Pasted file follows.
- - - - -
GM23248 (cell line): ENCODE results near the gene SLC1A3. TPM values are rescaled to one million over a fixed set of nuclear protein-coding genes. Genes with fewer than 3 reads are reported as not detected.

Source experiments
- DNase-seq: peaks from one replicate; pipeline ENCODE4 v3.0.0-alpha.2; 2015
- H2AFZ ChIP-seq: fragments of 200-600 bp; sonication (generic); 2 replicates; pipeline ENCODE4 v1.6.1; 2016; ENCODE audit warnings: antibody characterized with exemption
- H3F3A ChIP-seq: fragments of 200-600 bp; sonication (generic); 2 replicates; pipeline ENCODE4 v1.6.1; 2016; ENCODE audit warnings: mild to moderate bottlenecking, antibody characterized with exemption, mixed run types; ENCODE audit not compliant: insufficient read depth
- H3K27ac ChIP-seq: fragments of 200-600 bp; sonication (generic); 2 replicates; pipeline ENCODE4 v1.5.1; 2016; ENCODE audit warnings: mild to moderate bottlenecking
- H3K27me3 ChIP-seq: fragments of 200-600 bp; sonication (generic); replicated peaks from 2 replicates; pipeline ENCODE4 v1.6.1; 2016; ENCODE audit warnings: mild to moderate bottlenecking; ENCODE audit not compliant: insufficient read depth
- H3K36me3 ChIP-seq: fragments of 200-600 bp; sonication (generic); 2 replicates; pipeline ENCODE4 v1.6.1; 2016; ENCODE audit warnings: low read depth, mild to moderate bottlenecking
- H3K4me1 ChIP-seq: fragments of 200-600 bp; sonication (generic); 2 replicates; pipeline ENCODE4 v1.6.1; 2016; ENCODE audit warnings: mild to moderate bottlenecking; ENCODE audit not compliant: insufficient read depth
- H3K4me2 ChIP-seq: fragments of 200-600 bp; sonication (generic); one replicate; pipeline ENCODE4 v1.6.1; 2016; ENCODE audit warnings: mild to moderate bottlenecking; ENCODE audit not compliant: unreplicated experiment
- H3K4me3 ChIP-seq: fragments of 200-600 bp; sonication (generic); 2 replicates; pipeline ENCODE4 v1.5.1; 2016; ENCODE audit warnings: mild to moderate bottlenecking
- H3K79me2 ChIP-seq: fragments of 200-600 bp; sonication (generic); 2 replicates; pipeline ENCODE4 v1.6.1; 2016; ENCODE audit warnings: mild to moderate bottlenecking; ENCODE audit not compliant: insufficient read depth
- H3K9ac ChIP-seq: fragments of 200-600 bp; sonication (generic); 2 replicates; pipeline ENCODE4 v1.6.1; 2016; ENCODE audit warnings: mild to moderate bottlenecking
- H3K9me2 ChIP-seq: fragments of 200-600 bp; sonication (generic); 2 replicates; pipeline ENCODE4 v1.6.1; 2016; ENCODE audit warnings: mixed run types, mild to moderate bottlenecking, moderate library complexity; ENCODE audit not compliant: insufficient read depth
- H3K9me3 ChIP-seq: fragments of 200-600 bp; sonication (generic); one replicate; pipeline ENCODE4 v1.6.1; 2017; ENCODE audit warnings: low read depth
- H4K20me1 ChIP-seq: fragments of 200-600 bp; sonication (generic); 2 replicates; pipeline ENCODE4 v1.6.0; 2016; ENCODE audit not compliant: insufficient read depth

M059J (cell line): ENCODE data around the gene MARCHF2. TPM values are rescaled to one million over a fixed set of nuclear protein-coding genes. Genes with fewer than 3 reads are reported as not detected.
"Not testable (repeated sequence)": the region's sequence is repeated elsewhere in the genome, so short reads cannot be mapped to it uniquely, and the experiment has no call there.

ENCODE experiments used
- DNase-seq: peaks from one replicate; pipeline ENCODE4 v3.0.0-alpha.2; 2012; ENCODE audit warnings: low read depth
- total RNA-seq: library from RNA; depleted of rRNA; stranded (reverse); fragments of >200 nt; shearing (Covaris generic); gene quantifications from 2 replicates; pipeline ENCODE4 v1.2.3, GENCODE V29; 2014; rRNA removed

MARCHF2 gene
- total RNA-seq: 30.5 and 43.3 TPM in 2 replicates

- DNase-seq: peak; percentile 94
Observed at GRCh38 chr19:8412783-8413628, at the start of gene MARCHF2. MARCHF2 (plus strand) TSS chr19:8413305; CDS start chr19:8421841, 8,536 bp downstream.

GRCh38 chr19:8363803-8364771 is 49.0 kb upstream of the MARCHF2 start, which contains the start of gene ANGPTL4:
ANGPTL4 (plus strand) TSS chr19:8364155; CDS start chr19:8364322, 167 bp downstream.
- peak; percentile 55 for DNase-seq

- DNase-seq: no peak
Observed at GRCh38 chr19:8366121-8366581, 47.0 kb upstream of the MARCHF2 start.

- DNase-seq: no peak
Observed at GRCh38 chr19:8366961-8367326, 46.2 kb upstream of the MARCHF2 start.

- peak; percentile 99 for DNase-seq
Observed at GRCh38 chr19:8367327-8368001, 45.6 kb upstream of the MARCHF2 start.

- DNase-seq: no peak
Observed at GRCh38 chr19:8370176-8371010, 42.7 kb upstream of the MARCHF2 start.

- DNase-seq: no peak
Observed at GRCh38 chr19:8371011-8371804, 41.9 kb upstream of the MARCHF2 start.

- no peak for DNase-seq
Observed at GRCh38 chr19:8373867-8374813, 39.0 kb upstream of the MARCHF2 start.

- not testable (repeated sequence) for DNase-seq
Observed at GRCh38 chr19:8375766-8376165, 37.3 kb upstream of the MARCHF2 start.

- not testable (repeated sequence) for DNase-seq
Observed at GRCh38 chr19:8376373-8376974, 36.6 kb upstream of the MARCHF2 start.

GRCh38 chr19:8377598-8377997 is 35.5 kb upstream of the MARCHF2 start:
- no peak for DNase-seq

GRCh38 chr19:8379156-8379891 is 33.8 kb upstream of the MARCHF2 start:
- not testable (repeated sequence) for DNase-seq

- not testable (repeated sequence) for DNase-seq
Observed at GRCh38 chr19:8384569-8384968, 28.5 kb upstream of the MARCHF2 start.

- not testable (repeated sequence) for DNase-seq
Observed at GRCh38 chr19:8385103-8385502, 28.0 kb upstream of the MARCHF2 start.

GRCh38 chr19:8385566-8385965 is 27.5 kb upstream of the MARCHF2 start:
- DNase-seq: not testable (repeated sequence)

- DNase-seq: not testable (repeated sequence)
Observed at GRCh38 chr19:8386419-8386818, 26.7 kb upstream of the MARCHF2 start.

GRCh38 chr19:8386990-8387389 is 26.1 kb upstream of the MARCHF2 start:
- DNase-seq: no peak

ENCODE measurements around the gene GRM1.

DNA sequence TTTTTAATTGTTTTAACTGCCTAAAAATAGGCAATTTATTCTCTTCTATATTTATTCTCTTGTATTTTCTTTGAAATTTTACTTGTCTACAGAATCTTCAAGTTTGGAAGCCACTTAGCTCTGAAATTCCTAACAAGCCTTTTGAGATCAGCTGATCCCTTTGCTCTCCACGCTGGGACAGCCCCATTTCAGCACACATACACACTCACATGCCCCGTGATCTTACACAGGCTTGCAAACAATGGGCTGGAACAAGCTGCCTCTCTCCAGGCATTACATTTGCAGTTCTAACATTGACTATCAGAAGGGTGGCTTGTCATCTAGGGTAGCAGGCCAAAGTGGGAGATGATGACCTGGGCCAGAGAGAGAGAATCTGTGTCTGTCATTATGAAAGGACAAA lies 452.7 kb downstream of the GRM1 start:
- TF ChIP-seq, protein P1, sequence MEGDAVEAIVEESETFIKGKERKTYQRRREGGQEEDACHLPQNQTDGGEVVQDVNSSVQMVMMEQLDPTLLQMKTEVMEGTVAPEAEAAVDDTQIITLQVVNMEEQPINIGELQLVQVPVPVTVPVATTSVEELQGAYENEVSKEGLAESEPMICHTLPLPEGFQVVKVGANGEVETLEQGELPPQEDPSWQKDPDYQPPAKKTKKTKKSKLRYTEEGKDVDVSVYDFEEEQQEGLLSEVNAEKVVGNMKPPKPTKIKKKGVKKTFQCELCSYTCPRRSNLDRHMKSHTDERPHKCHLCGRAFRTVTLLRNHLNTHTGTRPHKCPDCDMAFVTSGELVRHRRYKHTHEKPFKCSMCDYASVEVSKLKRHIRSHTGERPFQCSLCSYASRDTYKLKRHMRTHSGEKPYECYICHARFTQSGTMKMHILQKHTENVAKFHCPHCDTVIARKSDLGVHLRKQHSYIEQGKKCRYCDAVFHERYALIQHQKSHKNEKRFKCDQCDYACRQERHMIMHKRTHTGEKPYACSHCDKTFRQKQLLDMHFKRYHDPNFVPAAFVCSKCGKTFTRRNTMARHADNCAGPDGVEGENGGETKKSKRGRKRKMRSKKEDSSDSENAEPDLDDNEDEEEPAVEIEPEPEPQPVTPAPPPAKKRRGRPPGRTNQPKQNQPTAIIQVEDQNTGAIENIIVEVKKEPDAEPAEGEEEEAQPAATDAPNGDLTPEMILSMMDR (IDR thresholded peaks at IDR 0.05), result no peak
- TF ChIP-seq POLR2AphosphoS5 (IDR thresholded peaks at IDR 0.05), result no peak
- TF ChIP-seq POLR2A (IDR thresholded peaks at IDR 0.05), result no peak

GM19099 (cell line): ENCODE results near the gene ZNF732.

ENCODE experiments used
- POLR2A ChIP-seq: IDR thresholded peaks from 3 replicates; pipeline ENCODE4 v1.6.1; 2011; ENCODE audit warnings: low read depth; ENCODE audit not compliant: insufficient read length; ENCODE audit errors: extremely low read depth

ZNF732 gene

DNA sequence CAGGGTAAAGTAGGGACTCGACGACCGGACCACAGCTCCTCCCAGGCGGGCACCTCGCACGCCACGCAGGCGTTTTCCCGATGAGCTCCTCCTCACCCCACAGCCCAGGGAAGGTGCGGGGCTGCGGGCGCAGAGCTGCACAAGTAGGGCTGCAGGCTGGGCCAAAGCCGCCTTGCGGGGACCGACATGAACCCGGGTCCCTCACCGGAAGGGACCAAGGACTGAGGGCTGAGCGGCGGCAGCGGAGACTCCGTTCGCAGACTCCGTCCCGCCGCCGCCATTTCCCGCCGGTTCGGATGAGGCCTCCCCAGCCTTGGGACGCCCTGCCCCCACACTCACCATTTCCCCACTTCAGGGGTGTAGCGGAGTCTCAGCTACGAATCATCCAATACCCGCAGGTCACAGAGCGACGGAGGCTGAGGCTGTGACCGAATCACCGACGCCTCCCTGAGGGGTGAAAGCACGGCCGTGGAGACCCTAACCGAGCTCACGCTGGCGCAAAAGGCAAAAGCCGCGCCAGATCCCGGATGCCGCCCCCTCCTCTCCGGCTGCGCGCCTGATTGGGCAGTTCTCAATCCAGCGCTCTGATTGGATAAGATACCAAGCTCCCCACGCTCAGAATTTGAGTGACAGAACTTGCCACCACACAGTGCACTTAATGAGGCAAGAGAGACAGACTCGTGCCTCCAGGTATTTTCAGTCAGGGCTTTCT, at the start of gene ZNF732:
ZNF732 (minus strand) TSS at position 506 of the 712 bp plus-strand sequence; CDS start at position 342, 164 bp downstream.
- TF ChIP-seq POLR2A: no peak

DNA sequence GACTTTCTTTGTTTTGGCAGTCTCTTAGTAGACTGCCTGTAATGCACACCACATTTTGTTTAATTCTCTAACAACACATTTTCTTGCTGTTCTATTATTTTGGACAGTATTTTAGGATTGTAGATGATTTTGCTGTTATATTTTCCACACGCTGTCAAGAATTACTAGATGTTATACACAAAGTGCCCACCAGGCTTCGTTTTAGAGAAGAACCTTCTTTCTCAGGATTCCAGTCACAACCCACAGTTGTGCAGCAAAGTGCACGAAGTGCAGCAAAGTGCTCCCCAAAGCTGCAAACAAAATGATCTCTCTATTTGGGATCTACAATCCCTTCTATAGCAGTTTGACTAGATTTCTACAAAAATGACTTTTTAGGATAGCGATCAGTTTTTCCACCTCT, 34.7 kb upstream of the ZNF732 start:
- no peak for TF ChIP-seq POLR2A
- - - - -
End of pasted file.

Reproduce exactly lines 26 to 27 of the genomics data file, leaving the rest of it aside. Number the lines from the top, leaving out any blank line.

GRCh38 chr19:8363803-8364771 is 49.0 kb upstream of the MARCHF2 start, which contains the start of gene ANGPTL4:
ANGPTL4 (plus strand) TSS chr19:8364155; CDS start chr19:8364322, 167 bp downstream.